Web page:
Friday, 28 November 2014

Brooklyn by Colm Tóibín: A Novel About Transforming Ourselves That's Inspired by Austen

Colm Tóibín is a writer I know a fair bit about yet have never properly read. Until now, that is (one of the great benefits of taught literature modules being that you must read writers you'd otherwise skate around).

When researching my blog article about novels set in Barcelona before moving there, Tóibín was right at the top of every Goodreads list or Guardian top-ten article. His non-fiction guide to Barcelona, Homage to Barcelona, is a book that I've meant to read (much like Orwell's Homage to Catalonia that the title nods to) but never got round to, despite some encouraging flicking through pages and browsing contents.

Perhaps this explains why I didn't make the link between the Tóibín who celebrates Catalan culture, and the Irish-born Tóibín who plays an integral part in my Irish literature studies. These two sides of the author seemed to be so different - such unlikely parallels in a way - yet finally drawing a line between the two has been fascinating. Reading Brooklyn (Tóibín's 2009 novel) was a wonderful experience to kick this off, and I'm enjoying all there is to learn about the author's multi-faceted, complex body of work.

But more about Brooklyn.

Brooklyn: A Novel About Transformation

The novel centres on Eilis Lacey, a young woman living in small-town Ireland in the 1950s - a space in history where opportunities were few, particularly for women. Eilis is quiet and completely lacks all assertion, particularly when standing against Rose: her confident, fashionable and sociable sister. However, with the help of an Irish priest from Brooklyn, Eilis is the one to make the transatlantic journey to America, not Rose. What follows is a beautiful story of self-transformation, the complexities of romance, and the realities of homesickness.

If you're often reserved and a little shy, or you struggle escaping your comfort zone, you will probably see something of yourself in Eilis. She is frustratingly passive at times, and all readers are likely to shout at her to just do something at one stage or another, but there's something very relatable about her. Having been accustomed to living in the shadow of her confident sister, Eilis's relocation to Brooklyn changes everything. She becomes the centre of attention (albeit a very foreign one), and after a period of homesickness and displacement, she starts to shape her own identity.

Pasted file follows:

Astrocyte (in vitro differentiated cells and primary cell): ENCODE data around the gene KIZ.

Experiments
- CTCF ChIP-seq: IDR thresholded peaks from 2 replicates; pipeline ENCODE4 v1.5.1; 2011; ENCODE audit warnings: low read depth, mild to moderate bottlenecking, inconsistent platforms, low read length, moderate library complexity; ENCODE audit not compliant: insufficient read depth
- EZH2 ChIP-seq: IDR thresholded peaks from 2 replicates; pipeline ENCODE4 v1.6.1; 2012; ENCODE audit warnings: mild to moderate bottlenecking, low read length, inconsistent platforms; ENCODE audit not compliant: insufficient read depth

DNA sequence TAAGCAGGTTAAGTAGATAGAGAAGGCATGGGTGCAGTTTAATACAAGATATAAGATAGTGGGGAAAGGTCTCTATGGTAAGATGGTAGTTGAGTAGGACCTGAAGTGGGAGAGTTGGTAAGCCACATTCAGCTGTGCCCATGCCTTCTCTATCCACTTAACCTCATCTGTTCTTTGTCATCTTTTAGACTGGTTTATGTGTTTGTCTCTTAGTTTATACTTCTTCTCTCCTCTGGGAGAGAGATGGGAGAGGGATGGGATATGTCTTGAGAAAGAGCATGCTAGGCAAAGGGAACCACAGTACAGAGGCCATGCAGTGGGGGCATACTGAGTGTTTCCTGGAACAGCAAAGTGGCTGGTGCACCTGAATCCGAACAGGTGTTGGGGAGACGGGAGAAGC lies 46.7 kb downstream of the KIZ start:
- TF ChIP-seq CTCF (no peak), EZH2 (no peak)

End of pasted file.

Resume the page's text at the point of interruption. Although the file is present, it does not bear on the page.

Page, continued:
Eilis takes up an evening class in accounting, and retreats to her books at the end of the day. She also meets Tony, a loveable Italian who distances her character even further from the 'old Eilis'. However, her family ties pull her back to Ireland and we're left to see if her life in Brooklyn - and her new identity - can sustain itself. The plot is directly influenced by Tóibín's own time living in Barcelona during his twenties - a direct parallel with my own life that must have coloured my reading of Brooklyn in more ways than one.

Pride and Prejudice of the 1950s?

In the early stages of the novel, we come across a scene that alerts the intertextual senses of every keen reader. Eilis is at an evening dance, standing with a female friend, and they approach two men. George is warm and friendly, but his friend, Jim, is decidedly not: he is rude, dismisses her offer to dance, and creates a lasting impression as a character to avoid. That is, if you haven't read Pride and Prejudice. This is a Mr Darcy figure if ever there was one.

Connections to Pride and Prejudice can be picked up on throughout the book, although it's worth considering if Eilis really fits the bill as an Elizabeth Bennett figure. I'd like to think so, but it just doesn't seem like a comfortable fit. Do, however, look out for the Lady Catherine de Bourgh and the Bennett sisters.

Deciding to read more Tóibín: The South and The Master

Perhaps my newfound interest in Tóibín's writing will be confined to Brooklyn, although it won't hurt to read a few of his other novels before I make up my mind.

I'm currently reading The South (Tóibín's first novel that's set in Barcelona), which doesn't quite seem to have the same magic, but I haven't given up just yet. The Master - a fictionalised biography of sorts of Henry James - seems fascinating. Surely one of the most rewarding elements of reading is coming across a new author and delving into their body of work.

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Saturday, 8 November 2014

Reasons to Read Anna Karenina, Part 1: The Authenticity of Levin